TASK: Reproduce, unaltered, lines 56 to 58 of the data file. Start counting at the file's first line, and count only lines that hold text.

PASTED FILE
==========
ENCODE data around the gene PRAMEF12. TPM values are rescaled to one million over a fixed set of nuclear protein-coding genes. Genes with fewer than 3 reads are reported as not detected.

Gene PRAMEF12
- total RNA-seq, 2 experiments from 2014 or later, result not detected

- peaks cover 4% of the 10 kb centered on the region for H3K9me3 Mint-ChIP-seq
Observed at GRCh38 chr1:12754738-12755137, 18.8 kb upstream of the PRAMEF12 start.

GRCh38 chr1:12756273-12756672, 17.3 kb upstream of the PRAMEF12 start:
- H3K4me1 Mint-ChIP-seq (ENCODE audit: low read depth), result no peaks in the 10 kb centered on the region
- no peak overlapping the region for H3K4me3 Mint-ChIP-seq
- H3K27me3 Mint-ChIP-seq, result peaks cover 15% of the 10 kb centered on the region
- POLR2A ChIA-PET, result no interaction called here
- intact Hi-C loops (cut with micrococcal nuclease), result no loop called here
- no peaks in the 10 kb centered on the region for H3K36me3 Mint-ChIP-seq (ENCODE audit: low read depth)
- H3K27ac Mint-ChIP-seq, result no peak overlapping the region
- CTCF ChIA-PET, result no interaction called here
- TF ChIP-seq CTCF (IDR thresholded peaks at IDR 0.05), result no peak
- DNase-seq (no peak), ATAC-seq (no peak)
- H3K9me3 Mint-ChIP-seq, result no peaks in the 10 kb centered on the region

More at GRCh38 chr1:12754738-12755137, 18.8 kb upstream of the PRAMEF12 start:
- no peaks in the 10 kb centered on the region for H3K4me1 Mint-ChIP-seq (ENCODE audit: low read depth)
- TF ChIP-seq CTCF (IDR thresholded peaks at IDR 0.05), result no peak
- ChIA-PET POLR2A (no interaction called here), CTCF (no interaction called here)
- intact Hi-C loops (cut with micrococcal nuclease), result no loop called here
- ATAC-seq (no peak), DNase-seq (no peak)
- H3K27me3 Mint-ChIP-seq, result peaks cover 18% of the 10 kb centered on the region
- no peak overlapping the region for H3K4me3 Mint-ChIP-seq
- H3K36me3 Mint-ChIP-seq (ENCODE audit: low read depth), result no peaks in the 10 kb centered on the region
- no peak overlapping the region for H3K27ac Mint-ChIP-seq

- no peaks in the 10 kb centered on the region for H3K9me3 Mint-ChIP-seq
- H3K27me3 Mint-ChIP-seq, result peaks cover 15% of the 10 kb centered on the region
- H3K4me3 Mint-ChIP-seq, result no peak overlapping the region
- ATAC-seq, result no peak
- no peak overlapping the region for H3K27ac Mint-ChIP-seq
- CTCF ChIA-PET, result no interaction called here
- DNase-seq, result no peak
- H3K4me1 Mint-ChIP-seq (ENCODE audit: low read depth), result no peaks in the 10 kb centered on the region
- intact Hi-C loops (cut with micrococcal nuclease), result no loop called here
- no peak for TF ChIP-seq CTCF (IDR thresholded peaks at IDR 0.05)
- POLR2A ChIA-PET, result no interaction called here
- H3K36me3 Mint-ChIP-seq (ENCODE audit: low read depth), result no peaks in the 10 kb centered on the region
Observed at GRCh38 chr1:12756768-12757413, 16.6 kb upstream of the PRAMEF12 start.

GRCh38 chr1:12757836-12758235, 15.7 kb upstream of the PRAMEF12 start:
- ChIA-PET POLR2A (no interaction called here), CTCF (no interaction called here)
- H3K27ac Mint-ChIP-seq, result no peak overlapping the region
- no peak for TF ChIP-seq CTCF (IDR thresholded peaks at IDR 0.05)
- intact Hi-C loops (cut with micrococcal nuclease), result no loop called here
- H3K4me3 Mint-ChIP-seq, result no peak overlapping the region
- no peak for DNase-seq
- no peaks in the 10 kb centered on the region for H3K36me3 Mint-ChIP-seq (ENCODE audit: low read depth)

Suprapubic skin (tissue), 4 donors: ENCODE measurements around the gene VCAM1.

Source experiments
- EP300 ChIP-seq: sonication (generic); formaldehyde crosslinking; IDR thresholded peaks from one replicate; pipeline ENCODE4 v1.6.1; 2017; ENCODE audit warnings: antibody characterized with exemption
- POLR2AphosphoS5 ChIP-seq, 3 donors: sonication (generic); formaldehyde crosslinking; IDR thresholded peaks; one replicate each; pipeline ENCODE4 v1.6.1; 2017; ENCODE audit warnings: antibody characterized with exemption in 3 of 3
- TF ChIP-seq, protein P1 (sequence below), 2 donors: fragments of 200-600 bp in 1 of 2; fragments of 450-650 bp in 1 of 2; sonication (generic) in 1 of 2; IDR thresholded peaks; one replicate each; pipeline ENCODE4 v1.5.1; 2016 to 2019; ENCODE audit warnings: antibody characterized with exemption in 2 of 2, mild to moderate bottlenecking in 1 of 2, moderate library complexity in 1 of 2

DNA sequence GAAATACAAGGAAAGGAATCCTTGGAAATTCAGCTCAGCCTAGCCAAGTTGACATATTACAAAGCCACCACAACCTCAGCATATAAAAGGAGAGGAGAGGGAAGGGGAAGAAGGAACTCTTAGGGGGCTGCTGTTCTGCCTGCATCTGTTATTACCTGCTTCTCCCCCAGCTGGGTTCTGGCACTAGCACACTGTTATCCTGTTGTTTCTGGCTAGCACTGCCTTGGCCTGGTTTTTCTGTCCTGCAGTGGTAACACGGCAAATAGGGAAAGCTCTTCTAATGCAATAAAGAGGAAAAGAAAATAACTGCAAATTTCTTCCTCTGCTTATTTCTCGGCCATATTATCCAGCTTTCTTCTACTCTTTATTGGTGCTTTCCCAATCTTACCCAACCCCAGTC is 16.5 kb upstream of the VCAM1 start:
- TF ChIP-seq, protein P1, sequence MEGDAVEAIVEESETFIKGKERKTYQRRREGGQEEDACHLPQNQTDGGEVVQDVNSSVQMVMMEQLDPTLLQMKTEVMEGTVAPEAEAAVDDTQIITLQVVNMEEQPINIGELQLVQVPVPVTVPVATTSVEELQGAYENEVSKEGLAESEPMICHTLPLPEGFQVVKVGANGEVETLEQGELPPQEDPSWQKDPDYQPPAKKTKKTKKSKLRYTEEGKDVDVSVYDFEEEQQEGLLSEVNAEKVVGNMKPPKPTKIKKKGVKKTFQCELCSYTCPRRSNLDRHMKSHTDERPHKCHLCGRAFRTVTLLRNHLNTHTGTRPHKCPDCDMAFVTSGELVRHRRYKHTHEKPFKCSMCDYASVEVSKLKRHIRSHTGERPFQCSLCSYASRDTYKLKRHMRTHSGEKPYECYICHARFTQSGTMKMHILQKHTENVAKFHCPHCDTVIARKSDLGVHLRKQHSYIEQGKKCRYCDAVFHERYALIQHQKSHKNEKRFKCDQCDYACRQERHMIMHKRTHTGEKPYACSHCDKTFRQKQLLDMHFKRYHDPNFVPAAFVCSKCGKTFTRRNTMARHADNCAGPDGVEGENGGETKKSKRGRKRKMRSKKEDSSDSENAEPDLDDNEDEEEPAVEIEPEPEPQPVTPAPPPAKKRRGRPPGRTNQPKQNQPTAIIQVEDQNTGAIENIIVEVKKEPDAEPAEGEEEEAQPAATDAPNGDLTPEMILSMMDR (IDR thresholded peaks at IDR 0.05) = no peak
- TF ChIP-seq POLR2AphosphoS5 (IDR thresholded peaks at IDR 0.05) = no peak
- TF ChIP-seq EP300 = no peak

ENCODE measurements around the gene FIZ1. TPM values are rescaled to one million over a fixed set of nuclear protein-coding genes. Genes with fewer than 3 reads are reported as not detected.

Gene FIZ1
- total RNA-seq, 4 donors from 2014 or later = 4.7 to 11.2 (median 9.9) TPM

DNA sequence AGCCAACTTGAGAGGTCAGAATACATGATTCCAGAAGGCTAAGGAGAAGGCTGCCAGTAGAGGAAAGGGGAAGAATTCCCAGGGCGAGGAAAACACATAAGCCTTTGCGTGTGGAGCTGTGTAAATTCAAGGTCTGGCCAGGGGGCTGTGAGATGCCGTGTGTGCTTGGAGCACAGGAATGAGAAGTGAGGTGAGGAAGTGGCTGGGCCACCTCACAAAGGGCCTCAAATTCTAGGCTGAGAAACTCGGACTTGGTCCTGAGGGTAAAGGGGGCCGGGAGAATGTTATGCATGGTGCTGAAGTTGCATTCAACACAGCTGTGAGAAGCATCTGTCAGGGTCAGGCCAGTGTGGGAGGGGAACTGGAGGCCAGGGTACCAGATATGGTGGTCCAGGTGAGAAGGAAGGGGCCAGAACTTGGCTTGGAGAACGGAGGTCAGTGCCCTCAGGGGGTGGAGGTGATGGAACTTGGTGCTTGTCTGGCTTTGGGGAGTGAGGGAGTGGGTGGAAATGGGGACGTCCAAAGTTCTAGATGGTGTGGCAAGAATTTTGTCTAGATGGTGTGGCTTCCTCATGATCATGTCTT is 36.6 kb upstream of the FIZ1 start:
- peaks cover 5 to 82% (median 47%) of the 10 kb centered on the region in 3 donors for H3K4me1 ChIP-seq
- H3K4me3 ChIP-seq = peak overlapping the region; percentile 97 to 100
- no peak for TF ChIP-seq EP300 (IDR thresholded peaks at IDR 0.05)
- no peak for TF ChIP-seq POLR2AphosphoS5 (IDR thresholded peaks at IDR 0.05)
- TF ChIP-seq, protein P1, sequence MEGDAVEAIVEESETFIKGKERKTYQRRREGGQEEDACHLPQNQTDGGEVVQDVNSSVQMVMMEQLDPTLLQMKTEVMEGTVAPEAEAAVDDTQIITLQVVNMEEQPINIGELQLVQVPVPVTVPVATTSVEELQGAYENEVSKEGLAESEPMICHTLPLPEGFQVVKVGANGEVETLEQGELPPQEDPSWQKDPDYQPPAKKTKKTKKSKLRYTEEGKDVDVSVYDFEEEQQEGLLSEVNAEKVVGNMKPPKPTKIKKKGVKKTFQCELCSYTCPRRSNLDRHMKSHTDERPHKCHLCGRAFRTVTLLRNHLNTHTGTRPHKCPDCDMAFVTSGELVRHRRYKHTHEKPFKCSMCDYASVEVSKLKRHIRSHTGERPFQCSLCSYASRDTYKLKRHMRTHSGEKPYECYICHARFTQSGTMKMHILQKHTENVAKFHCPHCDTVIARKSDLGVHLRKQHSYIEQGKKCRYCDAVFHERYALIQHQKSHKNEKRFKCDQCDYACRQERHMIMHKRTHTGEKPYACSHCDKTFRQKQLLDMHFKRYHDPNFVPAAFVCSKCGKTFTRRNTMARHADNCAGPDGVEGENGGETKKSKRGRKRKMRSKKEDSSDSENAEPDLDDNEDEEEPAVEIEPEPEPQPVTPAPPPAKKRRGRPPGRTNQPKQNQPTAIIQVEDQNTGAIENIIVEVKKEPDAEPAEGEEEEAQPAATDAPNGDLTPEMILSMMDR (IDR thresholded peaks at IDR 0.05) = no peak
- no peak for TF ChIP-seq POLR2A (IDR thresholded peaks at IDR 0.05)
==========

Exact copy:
- TF ChIP-seq POLR2AphosphoS5 (IDR thresholded peaks at IDR 0.05) = no peak
- TF ChIP-seq EP300 = no peak

ENCODE measurements around the gene FIZ1. TPM values are rescaled to one million over a fixed set of nuclear protein-coding genes. Genes with fewer than 3 reads are reported as not detected.